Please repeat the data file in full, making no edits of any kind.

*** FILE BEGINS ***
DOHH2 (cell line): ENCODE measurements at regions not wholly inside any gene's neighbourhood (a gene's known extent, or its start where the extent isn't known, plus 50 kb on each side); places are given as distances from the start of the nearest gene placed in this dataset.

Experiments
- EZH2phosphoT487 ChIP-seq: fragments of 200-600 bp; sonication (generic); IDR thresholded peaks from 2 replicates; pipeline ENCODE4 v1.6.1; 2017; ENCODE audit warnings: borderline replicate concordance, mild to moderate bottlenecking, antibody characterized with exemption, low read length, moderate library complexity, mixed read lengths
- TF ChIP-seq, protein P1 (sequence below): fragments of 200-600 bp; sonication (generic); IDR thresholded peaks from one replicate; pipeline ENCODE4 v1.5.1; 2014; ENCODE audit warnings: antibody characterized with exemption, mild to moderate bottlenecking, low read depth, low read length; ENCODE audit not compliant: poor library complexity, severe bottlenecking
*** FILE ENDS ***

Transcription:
DOHH2 (cell line): ENCODE measurements at regions not wholly inside any gene's neighbourhood (a gene's known extent, or its start where the extent isn't known, plus 50 kb on each side); places are given as distances from the start of the nearest gene placed in this dataset.

Experiments
- EZH2phosphoT487 ChIP-seq: fragments of 200-600 bp; sonication (generic); IDR thresholded peaks from 2 replicates; pipeline ENCODE4 v1.6.1; 2017; ENCODE audit warnings: borderline replicate concordance, mild to moderate bottlenecking, antibody characterized with exemption, low read length, moderate library complexity, mixed read lengths
- TF ChIP-seq, protein P1 (sequence below): fragments of 200-600 bp; sonication (generic); IDR thresholded peaks from one replicate; pipeline ENCODE4 v1.5.1; 2014; ENCODE audit warnings: antibody characterized with exemption, mild to moderate bottlenecking, low read depth, low read length; ENCODE audit not compliant: poor library complexity, severe bottlenecking